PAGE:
ANTIQUE 19thC VICTORIAN SOLID SILVER SIDEBOARD DISH, ELKINGTON c.1874
Antique 19th Century Victorian rare solid silver wall plaque / sideboard dish, of impressive size and weight, richly part-gilt, the centre plaque with depiction of Mars, surrounded by cartouches bearing personifications of Pax, Abundantia, Bellum and Invidia between rich scrollwork and grotesque decoration. The border shows alternating depictions of commanders (Alexander, Julius Caesar, Cyrus), and the four continents. The original dish was designed by Fraincois Briot, circa 1550-1616 a renowned pewterer and medallist. Beside the famous Temperantia plate the Mars plate by Briot is considered to be one of the most important embossments made from pewter of the Renaissance.
The previously mentioned and perhaps the more commercially known piece designed by Briot and later copied by Elkington is the Venus Rosewater Dish, awarded in the Ladies' Singles at the Wimbledon tennis championships and was first presented to the Champion in 1886. Otherwise known as the 'Temperantia' Basin is one of the highlights of the V&A's pewter collection.
Hallmarked English silver (925 standard), Birmingham, year 1874 (z), Maker's mark F.E (Frederick Elkington, Elkington & Co). The firm, founded in 1815, became very popular for pioneering the electroplating and gilding techniques. It was established in Birmingham by George Richards Elkington's uncle. George Richards took over the business after his uncle's death together with his cousin Henry Elkington. A third partner, Josiah Mason who manufactured pens joined the firm from 1842 to 1861, when he left. After George Richards death in 1865 his sons successfully managed the business, which operated independently as Elkington & Co. until 1963. In 1830s Elkington & Co. were awarded the first patents for mastering the electroplating technique which consists in applying a thin coat of silver to a different metal using electricity. The process was then brought to perfection in 1840, thanks to the recent chemical discoveries of John Wright, a Birmingham surgeon. The Elkingtons quickly understood the potential of the new technology and acquired rights and patents of this improvement.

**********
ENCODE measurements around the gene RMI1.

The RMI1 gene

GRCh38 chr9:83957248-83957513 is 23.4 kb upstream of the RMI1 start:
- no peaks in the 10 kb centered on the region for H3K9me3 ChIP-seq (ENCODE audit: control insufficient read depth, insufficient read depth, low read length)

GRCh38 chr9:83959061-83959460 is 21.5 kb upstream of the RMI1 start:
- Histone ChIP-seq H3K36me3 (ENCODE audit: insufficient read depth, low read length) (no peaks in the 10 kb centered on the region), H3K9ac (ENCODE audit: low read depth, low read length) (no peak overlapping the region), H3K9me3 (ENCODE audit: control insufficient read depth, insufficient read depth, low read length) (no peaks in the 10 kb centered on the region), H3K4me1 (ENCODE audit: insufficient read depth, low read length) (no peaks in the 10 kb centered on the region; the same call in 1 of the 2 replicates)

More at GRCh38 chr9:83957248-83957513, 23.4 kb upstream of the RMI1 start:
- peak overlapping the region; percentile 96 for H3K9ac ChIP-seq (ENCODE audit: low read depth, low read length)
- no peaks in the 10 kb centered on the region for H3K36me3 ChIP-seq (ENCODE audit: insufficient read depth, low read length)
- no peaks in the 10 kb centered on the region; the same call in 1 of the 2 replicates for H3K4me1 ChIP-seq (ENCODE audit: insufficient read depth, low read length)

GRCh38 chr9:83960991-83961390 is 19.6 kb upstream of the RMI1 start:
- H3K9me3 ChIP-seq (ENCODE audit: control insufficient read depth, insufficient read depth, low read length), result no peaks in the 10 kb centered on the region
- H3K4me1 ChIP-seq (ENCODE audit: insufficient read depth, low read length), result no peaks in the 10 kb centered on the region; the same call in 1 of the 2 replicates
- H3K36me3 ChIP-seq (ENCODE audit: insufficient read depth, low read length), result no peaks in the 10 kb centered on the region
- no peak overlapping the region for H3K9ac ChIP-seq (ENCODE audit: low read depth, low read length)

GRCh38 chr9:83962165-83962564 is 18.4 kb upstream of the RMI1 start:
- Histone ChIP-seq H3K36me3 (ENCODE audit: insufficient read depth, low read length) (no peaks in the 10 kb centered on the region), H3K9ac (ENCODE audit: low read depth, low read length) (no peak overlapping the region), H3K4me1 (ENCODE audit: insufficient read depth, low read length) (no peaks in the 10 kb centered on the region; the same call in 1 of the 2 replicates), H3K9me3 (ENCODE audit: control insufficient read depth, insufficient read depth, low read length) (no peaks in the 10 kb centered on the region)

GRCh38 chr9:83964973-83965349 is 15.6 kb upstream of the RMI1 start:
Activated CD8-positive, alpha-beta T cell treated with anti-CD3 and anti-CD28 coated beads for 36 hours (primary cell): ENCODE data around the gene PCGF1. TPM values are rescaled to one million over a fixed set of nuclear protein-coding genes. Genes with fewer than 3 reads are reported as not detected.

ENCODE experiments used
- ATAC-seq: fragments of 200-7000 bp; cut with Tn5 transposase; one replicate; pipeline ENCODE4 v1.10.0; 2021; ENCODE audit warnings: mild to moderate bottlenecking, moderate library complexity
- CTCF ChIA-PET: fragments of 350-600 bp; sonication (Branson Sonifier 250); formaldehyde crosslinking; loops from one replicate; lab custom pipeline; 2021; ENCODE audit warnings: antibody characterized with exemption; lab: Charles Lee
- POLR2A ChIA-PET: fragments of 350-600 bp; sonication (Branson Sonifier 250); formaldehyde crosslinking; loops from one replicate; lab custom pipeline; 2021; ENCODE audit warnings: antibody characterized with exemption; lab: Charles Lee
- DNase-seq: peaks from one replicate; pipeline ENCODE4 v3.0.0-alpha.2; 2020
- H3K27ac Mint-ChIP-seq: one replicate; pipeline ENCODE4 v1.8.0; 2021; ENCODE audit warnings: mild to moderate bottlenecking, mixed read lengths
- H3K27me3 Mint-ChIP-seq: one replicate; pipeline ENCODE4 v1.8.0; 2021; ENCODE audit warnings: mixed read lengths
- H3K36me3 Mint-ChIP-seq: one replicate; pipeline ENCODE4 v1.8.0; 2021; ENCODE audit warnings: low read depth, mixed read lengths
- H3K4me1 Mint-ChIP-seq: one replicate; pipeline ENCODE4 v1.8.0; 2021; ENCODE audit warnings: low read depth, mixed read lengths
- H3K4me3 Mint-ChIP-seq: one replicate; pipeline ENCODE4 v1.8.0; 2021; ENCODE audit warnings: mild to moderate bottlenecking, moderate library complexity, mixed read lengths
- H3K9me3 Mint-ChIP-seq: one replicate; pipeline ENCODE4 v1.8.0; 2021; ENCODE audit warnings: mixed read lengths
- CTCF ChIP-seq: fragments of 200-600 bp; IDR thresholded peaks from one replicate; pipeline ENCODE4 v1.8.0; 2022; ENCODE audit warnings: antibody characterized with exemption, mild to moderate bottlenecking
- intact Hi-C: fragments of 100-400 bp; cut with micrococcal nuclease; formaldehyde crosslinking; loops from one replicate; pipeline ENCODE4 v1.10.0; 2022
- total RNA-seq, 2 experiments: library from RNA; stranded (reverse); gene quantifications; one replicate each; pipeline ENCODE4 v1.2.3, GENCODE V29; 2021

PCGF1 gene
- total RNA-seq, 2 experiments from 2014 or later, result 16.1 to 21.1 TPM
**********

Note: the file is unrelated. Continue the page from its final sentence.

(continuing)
The firm produced a great number of electrotypes, perfect electroplated reproductions of metal objects. Henry Cole, first director of the South Kensington Museum (today Victoria & Albert Museum) grasped the educational potential of the new technique, and agreed with Elkington to take moulds of historic objects in museums in England and around the world. By 1920 the V&A held about 1000 electrotypes, later sold to the public and other museums.
However the production of the firm was very diversified. Electroplated tablewares became extremely popular in the Victorian market and the company kept growing, counting 1000 employees in 1880. They received important commissions and supplied tableware and cutlery for the Titanic and the Royal Yacht Britannia's banqueting room. For the fine quality, accuracy artistic design typical of their production the company was awarded the Royal Warrant by Queen Victoria and held it for six consecutive reigns.
In Great Condition - No Damage.